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Counsellors of State Bill [Lords]

Volume 723: debated on Thursday 1 December 2022

Considered in Committee (Order, this day)

[Mr Nigel Evans in the Chair]

Clause 1

Additional Counsellors of State

Question proposed, That the clause stand part of the Bill.

The clause provides that His Royal Highness the Earl of Wessex and Her Royal Highness the Princess Royal can be delegated royal functions as Counsellors of State during his or her lifetime respectively. Subsection (2) provides that Their Royal Highnesses are subject to the proviso and disqualification from acting as a Counsellor of State as set out in the 1937 Act.

Clause 2 establishes the short title and provides that the Bill will come into force on the day after it receives Royal Assent.

Question put and agreed to.

Clause 1 accordingly ordered to stand part of the Bill.

Clause 2 ordered to stand part of the Bill.

The Deputy Speaker resumed the Chair.

Bill reported, without amendment.

Third Reading

I beg to move, That the Bill be now read the Third time.

These are slightly unusual proceedings; the House is not accustomed to such agreement. It has been an honour to be part of these rare proceedings—and rare they are, as our House has not had to debate such matters for nearly 70 years, since 1953. It is therefore right that I take a few moments to thank all of those who have been responsible for drawing up such important legislation so quickly. I thank particularly our excellent officials in the Cabinet Office, who in many ways are the guardians of the constitution, and the Cabinet Secretary for his particular knowledge of these matters. I also thank the right hon. Member for Ashton-under-Lyne (Angela Rayner), his Majesty’s loyal Opposition and the hon. Member for Argyll and Bute (Brendan O'Hara) from the SNP Front Bench for their genuinely constructive and supportive position on these matters.

It is perhaps fitting that we are touching lightly on these matters this year, in which we have been reminded of how the monarchy remains a fundamental part of our living and breathing constitution, as it has been since the formation of our kingdom in the 10th century. It also remains an enormous asset to our country and an intrinsic part of who we are. I am delighted that the Bill has commanded such clear support and commend it to the House. God save the King.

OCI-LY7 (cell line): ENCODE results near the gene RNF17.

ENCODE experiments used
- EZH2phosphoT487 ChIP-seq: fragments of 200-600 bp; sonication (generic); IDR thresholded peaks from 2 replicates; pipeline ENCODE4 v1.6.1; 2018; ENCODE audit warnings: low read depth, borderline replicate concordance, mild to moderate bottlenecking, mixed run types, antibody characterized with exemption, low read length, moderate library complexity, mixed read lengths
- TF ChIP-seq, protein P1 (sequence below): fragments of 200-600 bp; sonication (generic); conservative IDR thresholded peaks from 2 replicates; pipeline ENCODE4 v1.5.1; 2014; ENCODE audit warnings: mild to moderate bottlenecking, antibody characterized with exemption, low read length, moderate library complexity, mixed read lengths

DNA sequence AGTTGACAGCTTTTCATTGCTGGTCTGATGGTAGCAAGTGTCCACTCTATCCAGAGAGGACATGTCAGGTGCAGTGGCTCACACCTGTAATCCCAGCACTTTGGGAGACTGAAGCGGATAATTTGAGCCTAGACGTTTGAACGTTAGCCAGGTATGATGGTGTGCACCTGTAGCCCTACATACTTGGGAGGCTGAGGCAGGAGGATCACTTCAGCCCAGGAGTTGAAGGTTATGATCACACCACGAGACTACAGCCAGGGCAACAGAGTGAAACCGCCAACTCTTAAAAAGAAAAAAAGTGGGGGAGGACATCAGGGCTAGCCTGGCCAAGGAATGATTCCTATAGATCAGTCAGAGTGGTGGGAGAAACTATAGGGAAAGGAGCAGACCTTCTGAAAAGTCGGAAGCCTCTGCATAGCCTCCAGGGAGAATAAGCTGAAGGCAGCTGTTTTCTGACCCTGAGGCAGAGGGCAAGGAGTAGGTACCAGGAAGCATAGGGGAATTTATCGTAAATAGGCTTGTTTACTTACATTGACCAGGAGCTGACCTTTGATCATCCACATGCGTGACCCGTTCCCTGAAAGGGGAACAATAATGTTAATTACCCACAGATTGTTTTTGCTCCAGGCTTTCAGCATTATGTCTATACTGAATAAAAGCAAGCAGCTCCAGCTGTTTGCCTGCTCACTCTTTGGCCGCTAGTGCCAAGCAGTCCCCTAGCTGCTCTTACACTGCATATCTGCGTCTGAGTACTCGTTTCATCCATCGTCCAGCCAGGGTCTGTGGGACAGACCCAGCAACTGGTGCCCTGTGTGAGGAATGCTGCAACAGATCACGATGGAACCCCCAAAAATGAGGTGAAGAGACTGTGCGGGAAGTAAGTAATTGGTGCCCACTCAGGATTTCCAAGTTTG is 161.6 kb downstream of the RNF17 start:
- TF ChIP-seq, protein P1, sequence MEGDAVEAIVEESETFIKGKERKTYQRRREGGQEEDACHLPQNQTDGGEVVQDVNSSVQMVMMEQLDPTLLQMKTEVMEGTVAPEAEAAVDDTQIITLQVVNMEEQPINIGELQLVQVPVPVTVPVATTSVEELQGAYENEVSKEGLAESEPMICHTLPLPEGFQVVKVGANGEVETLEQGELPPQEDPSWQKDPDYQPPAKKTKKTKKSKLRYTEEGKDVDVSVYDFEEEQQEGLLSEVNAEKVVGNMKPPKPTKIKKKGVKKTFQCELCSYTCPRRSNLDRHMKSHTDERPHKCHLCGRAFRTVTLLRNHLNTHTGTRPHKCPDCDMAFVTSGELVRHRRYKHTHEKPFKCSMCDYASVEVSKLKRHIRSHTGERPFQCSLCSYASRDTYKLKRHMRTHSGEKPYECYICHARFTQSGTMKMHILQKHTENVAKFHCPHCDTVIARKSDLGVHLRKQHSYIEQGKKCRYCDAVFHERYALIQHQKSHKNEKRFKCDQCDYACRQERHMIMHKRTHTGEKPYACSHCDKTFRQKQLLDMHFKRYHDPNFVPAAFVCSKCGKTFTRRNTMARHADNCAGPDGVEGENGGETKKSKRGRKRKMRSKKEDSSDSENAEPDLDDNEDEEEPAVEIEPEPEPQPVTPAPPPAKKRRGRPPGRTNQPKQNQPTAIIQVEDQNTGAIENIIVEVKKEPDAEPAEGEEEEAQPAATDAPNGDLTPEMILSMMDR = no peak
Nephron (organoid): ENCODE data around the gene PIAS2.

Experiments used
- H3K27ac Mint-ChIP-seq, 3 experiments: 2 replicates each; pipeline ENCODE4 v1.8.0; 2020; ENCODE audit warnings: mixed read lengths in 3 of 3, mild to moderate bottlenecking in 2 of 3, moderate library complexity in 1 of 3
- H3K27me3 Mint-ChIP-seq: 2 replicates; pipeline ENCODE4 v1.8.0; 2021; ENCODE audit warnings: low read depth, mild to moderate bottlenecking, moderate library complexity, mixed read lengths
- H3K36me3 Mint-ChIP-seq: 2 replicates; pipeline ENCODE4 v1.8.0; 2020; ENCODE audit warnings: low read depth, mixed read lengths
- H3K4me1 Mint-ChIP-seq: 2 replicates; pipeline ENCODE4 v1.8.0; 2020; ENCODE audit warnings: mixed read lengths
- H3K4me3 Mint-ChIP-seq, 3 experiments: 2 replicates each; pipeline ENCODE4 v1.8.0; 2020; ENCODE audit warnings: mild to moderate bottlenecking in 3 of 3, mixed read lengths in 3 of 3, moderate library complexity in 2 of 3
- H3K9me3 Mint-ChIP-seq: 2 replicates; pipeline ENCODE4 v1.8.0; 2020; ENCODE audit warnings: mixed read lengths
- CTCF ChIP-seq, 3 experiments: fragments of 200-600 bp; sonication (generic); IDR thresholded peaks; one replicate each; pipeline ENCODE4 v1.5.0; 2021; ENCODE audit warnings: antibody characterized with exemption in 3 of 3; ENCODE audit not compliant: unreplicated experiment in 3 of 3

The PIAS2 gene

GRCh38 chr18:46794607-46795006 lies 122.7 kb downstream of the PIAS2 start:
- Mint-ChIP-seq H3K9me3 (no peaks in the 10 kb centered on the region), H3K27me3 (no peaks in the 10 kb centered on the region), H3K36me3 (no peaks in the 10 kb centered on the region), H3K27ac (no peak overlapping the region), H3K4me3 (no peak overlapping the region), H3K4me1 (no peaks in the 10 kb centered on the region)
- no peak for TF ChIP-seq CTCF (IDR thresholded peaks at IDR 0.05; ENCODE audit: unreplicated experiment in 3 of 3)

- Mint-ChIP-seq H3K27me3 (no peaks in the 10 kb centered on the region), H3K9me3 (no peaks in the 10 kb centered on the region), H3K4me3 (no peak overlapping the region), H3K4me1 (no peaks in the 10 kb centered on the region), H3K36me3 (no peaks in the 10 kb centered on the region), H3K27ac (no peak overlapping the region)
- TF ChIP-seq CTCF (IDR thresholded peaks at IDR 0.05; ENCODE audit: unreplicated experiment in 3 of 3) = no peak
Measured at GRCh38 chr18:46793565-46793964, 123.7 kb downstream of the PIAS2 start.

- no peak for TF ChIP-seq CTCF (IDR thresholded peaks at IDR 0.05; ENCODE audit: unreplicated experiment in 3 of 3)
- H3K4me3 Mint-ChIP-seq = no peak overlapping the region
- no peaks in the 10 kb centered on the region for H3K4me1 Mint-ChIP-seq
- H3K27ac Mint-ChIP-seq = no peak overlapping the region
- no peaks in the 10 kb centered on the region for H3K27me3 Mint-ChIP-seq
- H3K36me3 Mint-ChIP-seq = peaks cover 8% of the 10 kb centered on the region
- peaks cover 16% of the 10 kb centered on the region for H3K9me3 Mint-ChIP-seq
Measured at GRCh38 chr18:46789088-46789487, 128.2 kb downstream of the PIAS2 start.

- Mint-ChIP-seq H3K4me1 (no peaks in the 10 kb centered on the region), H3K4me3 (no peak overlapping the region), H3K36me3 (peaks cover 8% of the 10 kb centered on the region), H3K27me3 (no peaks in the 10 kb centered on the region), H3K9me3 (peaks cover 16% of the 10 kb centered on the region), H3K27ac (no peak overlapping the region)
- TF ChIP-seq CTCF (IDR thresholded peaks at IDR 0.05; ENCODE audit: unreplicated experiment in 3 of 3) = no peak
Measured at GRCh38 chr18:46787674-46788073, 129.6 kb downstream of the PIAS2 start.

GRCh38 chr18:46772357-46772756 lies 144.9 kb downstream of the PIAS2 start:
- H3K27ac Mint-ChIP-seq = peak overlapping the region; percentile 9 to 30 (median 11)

I follow the Parliamentary Secretary in thanking those who have spoken in the debates on this Bill, both in this House and in the other place, especially my noble Friend Baroness Smith of Basildon, who spoke for the Opposition. Thanks are also due to all those who have worked on the legislation before us during its passage through the House. I join the Minister in thanking his officials, and so many others.

As the Minister said, Bills do not often go through the House like this. It is testament not only to the affection that the British people and this House feel in recognition of all the royals do for us, but to how we are able to work with our officials to get things through speedily. If anybody wants to study what happens in this House, this would be a really nice way of looking at how Bills go through Parliament—it would be a shorter lesson than some of the other Bills that many hon. Members have been through.

As we know, the passage of legislation through this House is not always simple—and very often, we would say that that is quite right—but I hope we have shown today that where there is consensual and necessary legislation that we need to bring forward, we can act quickly and responsibly. Thank you, Mr Deputy Speaker, and God save the King.

I add my voice to those who have thanked everyone who was involved in bringing this Bill quickly and speedily to the Floor of the House, and to everyone who helped get it passed with such unanimity and good humour. On the subject of good humour, I have a quick history lesson for the Minister: the kingdom that he referred to as beginning in the 10th century actually began in 1603 with the Union of Crowns, when the King of Scots took the throne of the United Kingdom. That is just a brief history lesson for everyone.

We have all learned something today; we have also learned how speedily legislation can go through the House when everybody is agreed. It has been my honour and privilege to have been in the Chair through all those stages.

Question put and agreed to.

Bill accordingly read the Third time and passed, without amendment.